CASTIGLIONE: It was a 6-1 game. So after we ended the curse in '84 after 86 years without a win, I think people expected us to win. There was great anticipation. But a lot of joyous people, I think, and they celebrated in the right way. You know, they still are sort of pinching themselves that this happened because of the worst to first.

BLACKWELL: All right, Joe Castiglione, the announcer on radio for the Boston Red Sox. It is a pleasure to talk to you this morning. Enjoy the parade. Of course, sir, we celebrate with the city of Boston and the team.

CASTIGLIONE: Well, thank you so much.

BLACKWELL: Thank you for speaking with us. And we'll continue or coverage throughout the morning with the big celebration in Boston and the parade that starts at 10:00. We'll have it her on air, but you can watch it online at

KOSIK: OK, but first it's been a decade since an American male won a tennis grand slam event, but John Isner would like to break that dubious streak in 2014. Here's this week's "Open Court."


UNIDENTIFIED MALE: I think you can too.

PAT CASH, HOST, "OPEN COURT": Well, John's great asset is his height. That height gives him the opportunity to get angles the normal players don't get.

UNIDENTIFIED MALE: Where are we in tennis in the U.S.?

JOHN ISNER, NUMBER ONE RANKED U.S. PLAYER: I think in the '70s, '80s, '90s, I think American tennis fans were spoiled. I think you've got to look at the era that our guys are playing in. Djokovic, Federer, we were a bit spoiled in the past.



KOSIK: So, if you're heading to the parade in Boston for the Red Sox, what's the weather going to be like?

BLACKWELL: Let's bring in meteorologist, Alexandra Steele, to tell us. How about it?

ALEXANDRA STEELE, AMS METEOROLOGIST: All right, well, actually pretty nice. I mean, not as warm as yesterday. Yesterday was 72 degrees. For a high in Boston, you should be at 53 currently cloudy skies and 54 so temperatures today rising into the 60s, well above average, 64 will be the high. But tomorrow temperatures fall down 40 degrees. We are going to see temperatures only at 45 in Boston.

So a big time cool down behind the front, but a beautiful day, no question about it, today with cloudy skies and warmer than average. And don't forget when you go to bed, fall back, daylight saving time ends so an extra hour of sleep for all of us tomorrow morning -- guys.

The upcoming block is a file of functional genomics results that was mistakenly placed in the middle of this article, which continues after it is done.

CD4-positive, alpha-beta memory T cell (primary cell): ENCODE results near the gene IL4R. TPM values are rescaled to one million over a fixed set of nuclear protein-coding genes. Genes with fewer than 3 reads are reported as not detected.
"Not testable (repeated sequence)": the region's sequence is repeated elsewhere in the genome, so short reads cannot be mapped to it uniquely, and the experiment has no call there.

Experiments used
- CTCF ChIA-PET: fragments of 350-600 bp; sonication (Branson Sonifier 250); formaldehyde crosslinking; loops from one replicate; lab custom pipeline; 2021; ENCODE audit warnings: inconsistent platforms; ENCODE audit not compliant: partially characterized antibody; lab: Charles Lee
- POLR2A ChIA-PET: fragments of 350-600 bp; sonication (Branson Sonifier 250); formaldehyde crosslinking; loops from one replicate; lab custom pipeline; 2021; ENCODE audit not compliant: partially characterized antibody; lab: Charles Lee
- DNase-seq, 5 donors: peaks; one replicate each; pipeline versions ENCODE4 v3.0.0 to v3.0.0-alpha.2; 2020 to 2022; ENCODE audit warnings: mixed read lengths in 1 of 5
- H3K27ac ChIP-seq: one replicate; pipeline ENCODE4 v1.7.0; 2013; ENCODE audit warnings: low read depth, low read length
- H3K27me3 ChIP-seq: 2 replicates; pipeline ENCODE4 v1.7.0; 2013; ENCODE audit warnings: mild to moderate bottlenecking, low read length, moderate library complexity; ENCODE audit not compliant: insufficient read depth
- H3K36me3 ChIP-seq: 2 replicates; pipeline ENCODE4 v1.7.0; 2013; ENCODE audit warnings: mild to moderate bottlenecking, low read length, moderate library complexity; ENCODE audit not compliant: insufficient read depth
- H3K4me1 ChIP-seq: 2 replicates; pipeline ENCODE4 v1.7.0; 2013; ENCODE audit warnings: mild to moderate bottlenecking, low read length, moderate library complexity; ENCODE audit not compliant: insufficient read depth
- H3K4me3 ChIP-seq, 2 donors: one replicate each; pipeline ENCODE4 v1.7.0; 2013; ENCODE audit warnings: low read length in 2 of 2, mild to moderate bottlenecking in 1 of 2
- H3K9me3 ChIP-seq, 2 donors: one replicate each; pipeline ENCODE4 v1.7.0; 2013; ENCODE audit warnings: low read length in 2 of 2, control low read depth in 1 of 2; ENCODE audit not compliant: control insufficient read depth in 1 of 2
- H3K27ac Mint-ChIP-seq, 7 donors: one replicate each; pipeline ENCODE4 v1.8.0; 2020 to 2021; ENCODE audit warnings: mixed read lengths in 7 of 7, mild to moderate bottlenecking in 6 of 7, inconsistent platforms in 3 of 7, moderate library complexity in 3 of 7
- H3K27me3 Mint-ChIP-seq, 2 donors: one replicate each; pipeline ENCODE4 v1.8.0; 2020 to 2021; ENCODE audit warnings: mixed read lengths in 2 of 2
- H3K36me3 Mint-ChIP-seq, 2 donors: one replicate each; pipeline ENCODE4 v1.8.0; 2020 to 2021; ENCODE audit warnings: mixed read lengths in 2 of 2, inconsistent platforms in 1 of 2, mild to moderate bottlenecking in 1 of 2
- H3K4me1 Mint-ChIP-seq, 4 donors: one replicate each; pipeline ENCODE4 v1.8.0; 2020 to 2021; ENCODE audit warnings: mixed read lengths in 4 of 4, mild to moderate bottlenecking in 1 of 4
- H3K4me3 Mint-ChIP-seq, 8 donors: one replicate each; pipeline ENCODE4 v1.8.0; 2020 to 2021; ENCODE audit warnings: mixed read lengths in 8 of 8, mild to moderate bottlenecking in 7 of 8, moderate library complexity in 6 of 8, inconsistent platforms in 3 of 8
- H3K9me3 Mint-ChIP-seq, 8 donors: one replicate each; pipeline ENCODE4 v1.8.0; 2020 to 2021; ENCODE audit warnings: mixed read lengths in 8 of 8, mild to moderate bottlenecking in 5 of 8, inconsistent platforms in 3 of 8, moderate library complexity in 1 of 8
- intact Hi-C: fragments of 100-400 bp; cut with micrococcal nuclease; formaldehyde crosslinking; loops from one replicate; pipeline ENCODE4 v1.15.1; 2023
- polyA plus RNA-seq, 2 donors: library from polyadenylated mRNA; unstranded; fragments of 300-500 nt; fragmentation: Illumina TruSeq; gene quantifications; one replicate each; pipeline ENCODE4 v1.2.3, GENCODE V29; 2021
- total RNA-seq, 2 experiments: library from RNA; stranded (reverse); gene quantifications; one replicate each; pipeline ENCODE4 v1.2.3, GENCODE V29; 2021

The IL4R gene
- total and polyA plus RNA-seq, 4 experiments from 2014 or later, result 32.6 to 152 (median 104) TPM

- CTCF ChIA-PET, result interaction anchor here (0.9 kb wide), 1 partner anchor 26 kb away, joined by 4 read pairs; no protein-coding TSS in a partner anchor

KOSIK: Alexandra Steele, thanks. Music to my ears, extra sleep. Love that.

BLACKWELL: Still to come on NEW DAY, a gunman at LAX was apparently after TSA officers and now we're learning he may have believed a conspiracy theory, one involving a secret plot for a shadowy group to seize power. We have details on that still ahead.

KOSIK: Christine Romans has a preview of "YOUR MONEY" coming up in an hour from now. Good morning, Christine.

CHRISTINE ROMANS, CNN BUSINESS CORRESPONDENT: Hi, Alison and Victor. Your political leaders playing a dangerous game, gambling with the financial future of all Americans. Poker champion Annie Duke is holding the winning hand to end the stalemate. She's going to reveal her cards right here at 9:30 a.m. Eastern on an all new "YOUR MONEY."


KOSIK: Bottom of the hour now. Welcome back. I'm Alison Kosik.

VICTOR BLACKWELL, CNN ANCHOR: I'm Victor Blackwell. A pleasure to have you, of course.

Here are five things you need to know for your NEW DAY. Up first, law enforcement at Los Angeles International Airport are mourning the TSA officer shot and killed at the airport on Friday. They plan to wear black bands on their badges in honor of Gerardo Hernandez. He was working as a travel document checker when he was shot. TSA says he would have turned 40 next week.

KOSIK: And number two, from worst to first and from tragedy to Boston strong. In about 90 minutes the remarkable historic an unexpected Red Sox World Series parade is kicking off. Security is a priority and the streets are expected to be packed. We're going to be covering the parade when it kicks off at 10:00 a.m. Eastern. You can also check it out on

BLACKWELL: Number three, a suspected U.S. drone strike had killed a Taliban leader in Pakistan. The U.S. believes that Hakimullah Mehsud played a role in a deadly attack on a U.S. military base in Afghanistan back in 2009. Three other people were also killed. The Pakistani government issued a statement saying it strongly condemns the drone strike.